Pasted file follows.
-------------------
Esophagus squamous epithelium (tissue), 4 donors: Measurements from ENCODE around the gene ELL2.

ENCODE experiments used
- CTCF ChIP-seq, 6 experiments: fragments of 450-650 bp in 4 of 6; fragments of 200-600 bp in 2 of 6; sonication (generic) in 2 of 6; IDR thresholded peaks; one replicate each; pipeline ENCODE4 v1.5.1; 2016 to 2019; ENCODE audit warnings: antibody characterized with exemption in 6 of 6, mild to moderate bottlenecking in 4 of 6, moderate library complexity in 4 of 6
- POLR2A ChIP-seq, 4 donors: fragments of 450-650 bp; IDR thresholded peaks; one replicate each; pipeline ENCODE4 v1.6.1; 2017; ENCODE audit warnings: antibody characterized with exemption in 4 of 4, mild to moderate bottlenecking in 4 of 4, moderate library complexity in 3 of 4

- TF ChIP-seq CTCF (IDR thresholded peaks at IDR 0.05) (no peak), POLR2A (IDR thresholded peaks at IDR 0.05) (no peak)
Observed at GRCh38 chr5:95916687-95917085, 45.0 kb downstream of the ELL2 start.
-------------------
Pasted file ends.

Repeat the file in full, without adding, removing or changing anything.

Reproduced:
Esophagus squamous epithelium (tissue), 4 donors: Measurements from ENCODE around the gene ELL2.

ENCODE experiments used
- CTCF ChIP-seq, 6 experiments: fragments of 450-650 bp in 4 of 6; fragments of 200-600 bp in 2 of 6; sonication (generic) in 2 of 6; IDR thresholded peaks; one replicate each; pipeline ENCODE4 v1.5.1; 2016 to 2019; ENCODE audit warnings: antibody characterized with exemption in 6 of 6, mild to moderate bottlenecking in 4 of 6, moderate library complexity in 4 of 6
- POLR2A ChIP-seq, 4 donors: fragments of 450-650 bp; IDR thresholded peaks; one replicate each; pipeline ENCODE4 v1.6.1; 2017; ENCODE audit warnings: antibody characterized with exemption in 4 of 4, mild to moderate bottlenecking in 4 of 4, moderate library complexity in 3 of 4

- TF ChIP-seq CTCF (IDR thresholded peaks at IDR 0.05) (no peak), POLR2A (IDR thresholded peaks at IDR 0.05) (no peak)
Observed at GRCh38 chr5:95916687-95917085, 45.0 kb downstream of the ELL2 start.